The CLIS website touts as a selling point to prospective students that "Only steps from CLIS classrooms are impressive computer facilities reserved for CLIS students and faculties and a remarkable collection of information studies literature in the Paul Wasserman Library. " I think this is a great selling point and that losing Wasserman would be a tremendous loss to CLIS students. Books and other resources can be moved, but as librarians we know that a library offers much more than that. The concept of a "library as place" is a particularly meaningful part of
the discussion that I hope you will have with the entire CLIS community.

I encourage you to reopen this decision and have meetings and conversations with students, alumni and faculty. I look
forward to hearing the benefits to CLIS students of moving the library, just as I look forward to sharing some of the costs that appear at least not to have been considered.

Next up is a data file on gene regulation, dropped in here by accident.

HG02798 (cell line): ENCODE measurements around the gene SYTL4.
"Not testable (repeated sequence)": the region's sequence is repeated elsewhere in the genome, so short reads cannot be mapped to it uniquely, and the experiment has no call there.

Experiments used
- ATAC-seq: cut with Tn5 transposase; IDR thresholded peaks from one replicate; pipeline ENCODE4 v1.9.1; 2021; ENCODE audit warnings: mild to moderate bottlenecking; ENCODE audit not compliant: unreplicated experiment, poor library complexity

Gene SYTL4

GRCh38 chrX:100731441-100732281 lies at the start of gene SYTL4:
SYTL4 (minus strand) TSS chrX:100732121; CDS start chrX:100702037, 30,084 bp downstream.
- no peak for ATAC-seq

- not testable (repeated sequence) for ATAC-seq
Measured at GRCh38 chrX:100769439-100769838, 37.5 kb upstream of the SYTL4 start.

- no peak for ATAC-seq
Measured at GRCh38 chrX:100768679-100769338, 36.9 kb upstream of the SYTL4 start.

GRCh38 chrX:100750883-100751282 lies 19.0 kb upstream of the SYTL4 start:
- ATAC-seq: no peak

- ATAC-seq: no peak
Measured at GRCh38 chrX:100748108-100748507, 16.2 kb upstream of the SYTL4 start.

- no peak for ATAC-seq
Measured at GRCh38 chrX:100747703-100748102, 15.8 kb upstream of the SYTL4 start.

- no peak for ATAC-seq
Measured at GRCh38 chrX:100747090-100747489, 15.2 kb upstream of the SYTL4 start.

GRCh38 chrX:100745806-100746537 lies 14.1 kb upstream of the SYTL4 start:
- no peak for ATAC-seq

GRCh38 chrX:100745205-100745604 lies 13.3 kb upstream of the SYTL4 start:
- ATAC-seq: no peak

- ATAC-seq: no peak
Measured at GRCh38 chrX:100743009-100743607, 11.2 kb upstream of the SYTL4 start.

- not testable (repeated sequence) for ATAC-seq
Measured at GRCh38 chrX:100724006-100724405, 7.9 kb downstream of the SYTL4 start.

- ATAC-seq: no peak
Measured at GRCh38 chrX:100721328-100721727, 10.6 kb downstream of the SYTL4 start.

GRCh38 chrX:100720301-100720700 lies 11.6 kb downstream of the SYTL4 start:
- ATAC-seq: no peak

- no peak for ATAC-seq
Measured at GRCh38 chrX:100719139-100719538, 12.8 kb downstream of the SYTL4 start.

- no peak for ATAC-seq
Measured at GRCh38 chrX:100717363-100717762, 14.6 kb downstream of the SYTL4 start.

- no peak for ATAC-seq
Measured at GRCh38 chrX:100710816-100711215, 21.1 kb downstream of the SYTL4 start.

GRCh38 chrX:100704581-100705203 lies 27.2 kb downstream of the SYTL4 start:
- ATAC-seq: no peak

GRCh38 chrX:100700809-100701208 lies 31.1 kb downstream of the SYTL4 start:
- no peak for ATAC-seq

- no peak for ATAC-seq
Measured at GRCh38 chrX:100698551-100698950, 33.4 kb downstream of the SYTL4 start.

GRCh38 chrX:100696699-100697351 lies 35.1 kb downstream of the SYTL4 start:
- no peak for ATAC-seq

Thanks for your consideration. I hope to hear from you soon.

Carrie R. Ansell

CC: Provost William Destler

Dean Charles Lowry

9:17 AM  
Blogger Kevin said...

Thanks, Carrie! I wish everyone would post their letters like this (to the CLIS list, this blog, another blog, etc.) so we all could benefit from other's opinions.

I really like your letter.

All the best,
Kevin

1:20 PM  
Blogger MCS said...

You know, I really wish I could say that I was surprised, or shocked by this decision, but the administration of CLIS never seemed to value the library nearly so much as the students and faculty do. So I'm not exactly surprised, but I am deeply saddened.

This leaves me, as a recent graduates, still looking for her first permenant job, in the somewhat untenable position of having to explain to prospective employers that, yes, I did get my library science degree from the school that feels the appropriate thing to eliminate to create space and money is the library.